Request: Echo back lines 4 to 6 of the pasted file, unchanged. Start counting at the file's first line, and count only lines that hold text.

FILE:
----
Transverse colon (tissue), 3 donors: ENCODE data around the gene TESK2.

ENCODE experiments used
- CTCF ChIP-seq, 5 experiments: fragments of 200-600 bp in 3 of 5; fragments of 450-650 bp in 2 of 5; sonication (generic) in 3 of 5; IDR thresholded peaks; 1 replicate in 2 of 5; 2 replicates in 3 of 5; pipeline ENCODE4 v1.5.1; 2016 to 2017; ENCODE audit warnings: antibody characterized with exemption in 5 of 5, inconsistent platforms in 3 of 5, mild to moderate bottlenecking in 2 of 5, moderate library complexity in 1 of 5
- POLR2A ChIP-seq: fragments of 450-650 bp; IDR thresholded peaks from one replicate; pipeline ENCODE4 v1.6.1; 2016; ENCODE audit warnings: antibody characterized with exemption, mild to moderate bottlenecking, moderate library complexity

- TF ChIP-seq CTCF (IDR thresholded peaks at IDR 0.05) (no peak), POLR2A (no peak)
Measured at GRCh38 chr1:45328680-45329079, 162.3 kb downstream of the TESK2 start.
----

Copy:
- POLR2A ChIP-seq: fragments of 450-650 bp; IDR thresholded peaks from one replicate; pipeline ENCODE4 v1.6.1; 2016; ENCODE audit warnings: antibody characterized with exemption, mild to moderate bottlenecking, moderate library complexity

- TF ChIP-seq CTCF (IDR thresholded peaks at IDR 0.05) (no peak), POLR2A (no peak)
Measured at GRCh38 chr1:45328680-45329079, 162.3 kb downstream of the TESK2 start.